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Dari, so sorry you are going through all this.....I pray God give you wisdom in what to communicate to both your congregation and others you come in contact with who "doubt" your illness. you have an ever present help in time of need, and He loves you -- and though people, yes, even christians unfortunately (we're not perfect) may doubt you or judge you, God will always uplift you, hold you, and believe you and IN you.

This life is tough, but we are more than conquerers - be blessed.

cardiactec.

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Oh! You guys are great.

Thanks for the understandng and encouragement.

Sunfish- I did work Nina's ideas into my sermon somewhat unobtrusively. I don't know if they really heard me, but I said it. Perhaps the SPirit willl eventually turn some hardened hearts softer toward the idea that I really am sick. The openly hostile and unbelieving ones have quieted down for now (thank you Jesus!), but the trust level is still wavering.

preacherswife - clearly, I wrote the other message to you prior to reading this post. I KNOW you understand the "fishbowl" and invisible illness. You are right about people thinking everything is OK because you show up and get the job done. It never occurs to people what you or I might have to go through and struggle with in order to show up and do our jobs. Plus, the age. I am significantly older than you, 41, but still pretty young for people to think about a chronic life altering illness going on.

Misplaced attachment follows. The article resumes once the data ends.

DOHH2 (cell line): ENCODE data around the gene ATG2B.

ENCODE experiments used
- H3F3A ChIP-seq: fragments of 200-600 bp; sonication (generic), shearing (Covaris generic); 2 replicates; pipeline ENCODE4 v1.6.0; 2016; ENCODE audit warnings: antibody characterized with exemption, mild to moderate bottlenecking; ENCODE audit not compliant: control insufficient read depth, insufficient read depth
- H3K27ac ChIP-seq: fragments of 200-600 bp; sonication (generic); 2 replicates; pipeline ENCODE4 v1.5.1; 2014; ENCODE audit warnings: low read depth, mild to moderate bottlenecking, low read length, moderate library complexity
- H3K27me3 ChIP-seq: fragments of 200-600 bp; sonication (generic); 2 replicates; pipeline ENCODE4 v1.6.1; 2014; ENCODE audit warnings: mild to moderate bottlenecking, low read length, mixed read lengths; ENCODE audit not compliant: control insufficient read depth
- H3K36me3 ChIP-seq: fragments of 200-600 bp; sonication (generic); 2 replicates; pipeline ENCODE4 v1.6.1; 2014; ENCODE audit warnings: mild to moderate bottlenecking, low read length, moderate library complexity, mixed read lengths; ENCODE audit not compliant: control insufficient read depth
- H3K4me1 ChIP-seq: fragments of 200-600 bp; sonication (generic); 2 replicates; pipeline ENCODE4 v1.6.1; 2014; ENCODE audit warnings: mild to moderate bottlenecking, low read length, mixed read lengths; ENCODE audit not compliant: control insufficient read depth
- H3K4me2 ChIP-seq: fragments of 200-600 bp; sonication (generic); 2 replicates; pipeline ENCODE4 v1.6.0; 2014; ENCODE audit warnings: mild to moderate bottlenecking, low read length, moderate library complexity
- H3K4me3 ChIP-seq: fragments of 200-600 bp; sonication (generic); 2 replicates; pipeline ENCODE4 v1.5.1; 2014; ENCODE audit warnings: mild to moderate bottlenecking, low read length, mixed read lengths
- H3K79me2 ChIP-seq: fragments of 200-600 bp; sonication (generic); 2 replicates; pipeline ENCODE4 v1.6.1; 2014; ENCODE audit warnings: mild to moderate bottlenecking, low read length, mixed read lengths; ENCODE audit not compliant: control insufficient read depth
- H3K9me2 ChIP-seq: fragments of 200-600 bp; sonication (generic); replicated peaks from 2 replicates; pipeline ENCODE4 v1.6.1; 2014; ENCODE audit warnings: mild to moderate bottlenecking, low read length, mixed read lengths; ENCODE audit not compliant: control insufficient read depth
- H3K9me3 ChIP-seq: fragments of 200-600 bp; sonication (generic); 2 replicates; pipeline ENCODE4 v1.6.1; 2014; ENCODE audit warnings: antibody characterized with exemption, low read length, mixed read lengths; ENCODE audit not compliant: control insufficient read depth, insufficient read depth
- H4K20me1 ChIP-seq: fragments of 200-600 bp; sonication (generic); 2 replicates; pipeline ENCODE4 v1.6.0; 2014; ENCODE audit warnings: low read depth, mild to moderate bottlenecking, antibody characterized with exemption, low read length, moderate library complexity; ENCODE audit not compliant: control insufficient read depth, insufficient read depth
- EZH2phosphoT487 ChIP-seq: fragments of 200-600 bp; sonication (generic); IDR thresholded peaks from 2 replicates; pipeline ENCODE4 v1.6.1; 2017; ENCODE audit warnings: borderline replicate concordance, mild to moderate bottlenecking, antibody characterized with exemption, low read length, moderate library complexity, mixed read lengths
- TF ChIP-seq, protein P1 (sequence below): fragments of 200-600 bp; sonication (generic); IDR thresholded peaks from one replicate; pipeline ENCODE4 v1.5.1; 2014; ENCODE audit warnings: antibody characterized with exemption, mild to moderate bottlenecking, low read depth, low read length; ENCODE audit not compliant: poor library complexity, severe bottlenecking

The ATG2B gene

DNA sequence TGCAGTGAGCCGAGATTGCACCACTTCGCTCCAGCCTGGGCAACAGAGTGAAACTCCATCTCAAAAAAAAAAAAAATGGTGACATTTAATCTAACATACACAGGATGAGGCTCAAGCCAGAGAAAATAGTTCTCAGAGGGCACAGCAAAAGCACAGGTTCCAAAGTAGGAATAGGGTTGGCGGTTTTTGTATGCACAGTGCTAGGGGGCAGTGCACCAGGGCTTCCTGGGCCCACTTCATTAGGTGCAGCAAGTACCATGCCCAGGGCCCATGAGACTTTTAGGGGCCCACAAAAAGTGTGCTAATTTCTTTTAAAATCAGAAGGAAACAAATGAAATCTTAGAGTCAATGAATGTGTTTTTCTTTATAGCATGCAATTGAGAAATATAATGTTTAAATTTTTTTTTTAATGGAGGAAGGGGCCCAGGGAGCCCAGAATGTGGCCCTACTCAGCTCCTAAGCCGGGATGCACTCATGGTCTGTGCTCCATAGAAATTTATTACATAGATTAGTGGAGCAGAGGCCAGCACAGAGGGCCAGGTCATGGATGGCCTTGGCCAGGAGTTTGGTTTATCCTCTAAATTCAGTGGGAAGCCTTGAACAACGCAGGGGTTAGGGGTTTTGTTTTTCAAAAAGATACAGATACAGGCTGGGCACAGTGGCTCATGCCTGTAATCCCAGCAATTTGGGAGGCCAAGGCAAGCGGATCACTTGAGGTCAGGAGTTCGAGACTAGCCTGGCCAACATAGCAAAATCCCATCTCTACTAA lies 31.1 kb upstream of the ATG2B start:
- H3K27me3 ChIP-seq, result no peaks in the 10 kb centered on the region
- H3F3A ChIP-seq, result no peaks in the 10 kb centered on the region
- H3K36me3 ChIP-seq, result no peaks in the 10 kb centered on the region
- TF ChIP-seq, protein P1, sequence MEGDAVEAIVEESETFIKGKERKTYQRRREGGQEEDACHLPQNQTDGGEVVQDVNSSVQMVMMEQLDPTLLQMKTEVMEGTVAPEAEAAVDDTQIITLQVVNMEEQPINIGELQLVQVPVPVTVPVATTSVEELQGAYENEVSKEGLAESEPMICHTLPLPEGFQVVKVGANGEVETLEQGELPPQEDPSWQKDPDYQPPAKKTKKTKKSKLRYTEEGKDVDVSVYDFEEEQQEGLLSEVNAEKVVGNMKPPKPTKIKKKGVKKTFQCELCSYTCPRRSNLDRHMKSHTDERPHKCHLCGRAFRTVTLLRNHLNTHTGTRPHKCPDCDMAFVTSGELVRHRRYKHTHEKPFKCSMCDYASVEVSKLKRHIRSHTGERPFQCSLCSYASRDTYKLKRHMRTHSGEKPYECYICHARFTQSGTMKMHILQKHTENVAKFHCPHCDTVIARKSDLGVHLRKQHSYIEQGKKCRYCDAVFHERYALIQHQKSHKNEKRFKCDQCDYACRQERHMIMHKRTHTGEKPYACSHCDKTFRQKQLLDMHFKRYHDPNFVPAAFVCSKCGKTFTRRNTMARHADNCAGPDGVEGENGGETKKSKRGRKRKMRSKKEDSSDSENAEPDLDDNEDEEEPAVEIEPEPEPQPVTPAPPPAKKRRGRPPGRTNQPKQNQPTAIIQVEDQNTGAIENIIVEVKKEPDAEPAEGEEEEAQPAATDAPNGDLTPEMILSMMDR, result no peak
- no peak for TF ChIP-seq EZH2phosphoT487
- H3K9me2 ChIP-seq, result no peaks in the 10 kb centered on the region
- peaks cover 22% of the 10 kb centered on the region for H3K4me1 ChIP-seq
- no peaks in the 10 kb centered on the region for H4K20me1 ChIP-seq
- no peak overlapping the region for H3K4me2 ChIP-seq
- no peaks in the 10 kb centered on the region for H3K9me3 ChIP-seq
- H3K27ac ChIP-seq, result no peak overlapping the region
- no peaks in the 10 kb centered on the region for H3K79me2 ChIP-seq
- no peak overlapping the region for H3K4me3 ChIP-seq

lthomas - hadn't thought of the "sin" thing. You are right, something to think about. For centuries people thought illness was brought on by evil deeds or sin or the wrath of God. Maybe my little congregation has some of this old thinking imbedded in their minds.

All this has been interesting to think about. I just never expected anyone to question the veracity of my illness. I'm the pastor afterall, why would they think I am being dishonest? Not that pastor's are above sin or mistakes, but I don't make it a habit to lie and certainly not to my congregation.

Ugh! It just makes me mad. Mostly, though, I am disappointed that these people I love and care for everyday of my life have "turned" on me so quickly!

Thanks for understanding and taking the time to respond!

Dari

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Dari,

I've had issues with my church too (though I'm not a pastor) and work as well. I just wanted to make a suggestion for why they appear to have 'turned on you'? People don't like to think of pastors as being fallible human beings - they should but they don't. It is possible that is why they are not understanding.

Although that doesn't explain why you are having such hassle from the people who you are working for.

Becca.

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Becca, You are probably on to something!

Pastors are often expected to be perfect - inhuman even.

People are amazed at the humanly things I do from time to time.

How dare I go and get sick!

Of course, one fear may be that I will not be able to meet their needs when they are sick or in need.

I certainly expected more from this usually loving congregation, but met surprise.

Dari